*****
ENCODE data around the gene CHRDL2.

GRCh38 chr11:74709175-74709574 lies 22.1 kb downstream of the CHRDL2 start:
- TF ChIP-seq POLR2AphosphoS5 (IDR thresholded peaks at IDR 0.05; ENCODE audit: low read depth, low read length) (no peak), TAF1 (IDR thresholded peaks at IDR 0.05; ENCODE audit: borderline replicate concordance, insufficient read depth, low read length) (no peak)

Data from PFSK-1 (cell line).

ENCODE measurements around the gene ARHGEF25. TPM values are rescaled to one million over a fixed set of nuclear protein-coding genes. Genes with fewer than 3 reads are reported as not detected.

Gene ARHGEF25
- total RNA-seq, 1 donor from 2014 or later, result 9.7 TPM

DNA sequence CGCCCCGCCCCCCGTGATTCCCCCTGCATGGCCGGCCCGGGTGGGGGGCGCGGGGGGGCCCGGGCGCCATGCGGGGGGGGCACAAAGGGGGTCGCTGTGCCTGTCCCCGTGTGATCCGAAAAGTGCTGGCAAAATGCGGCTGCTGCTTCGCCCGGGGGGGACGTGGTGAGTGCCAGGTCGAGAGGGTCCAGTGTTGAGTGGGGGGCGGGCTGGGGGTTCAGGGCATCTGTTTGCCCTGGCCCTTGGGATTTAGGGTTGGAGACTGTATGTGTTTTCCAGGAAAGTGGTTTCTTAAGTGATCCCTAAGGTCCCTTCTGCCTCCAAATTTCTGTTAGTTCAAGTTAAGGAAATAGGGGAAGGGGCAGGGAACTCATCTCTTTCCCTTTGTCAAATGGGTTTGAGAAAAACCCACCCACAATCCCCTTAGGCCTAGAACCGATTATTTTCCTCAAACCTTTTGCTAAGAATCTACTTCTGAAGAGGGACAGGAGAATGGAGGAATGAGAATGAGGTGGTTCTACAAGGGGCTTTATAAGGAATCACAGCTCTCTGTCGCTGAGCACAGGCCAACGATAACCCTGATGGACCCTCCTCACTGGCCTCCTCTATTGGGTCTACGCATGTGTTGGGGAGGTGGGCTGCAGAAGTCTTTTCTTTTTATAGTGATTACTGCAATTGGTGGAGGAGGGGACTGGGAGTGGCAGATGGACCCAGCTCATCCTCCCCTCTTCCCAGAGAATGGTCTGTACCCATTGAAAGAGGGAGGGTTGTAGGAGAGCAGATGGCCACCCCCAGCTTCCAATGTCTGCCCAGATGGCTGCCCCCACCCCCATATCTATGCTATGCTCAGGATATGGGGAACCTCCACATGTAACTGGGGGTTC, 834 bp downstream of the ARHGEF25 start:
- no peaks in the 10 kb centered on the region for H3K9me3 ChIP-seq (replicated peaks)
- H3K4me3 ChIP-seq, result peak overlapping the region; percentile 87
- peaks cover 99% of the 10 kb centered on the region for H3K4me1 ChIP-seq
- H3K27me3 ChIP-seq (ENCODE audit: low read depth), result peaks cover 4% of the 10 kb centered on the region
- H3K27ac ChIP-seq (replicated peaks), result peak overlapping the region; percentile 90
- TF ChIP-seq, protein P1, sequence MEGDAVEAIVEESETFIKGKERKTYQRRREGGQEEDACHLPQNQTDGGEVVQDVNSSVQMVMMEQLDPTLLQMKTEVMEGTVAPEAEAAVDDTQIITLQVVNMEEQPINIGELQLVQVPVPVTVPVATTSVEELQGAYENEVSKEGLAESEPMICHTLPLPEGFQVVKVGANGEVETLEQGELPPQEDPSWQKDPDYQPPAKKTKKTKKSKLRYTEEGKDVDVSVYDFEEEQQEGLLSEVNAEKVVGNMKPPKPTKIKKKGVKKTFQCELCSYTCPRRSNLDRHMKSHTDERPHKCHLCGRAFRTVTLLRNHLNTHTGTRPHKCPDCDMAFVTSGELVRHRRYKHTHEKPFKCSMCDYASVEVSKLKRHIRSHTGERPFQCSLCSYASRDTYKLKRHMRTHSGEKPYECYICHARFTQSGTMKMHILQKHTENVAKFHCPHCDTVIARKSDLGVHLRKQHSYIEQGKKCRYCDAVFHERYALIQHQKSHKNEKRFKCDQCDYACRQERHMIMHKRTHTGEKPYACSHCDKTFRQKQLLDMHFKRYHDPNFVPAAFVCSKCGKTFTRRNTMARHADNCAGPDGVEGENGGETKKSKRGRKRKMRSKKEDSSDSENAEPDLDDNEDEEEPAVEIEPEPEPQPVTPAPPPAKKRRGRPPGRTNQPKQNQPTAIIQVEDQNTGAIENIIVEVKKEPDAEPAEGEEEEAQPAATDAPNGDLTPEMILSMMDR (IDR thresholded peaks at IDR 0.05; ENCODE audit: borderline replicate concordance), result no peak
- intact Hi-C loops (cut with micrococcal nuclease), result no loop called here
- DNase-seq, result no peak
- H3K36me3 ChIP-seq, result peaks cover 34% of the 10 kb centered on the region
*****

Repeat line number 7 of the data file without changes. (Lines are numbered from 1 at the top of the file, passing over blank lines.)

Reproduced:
- total RNA-seq, 1 donor from 2014 or later, result 9.7 TPM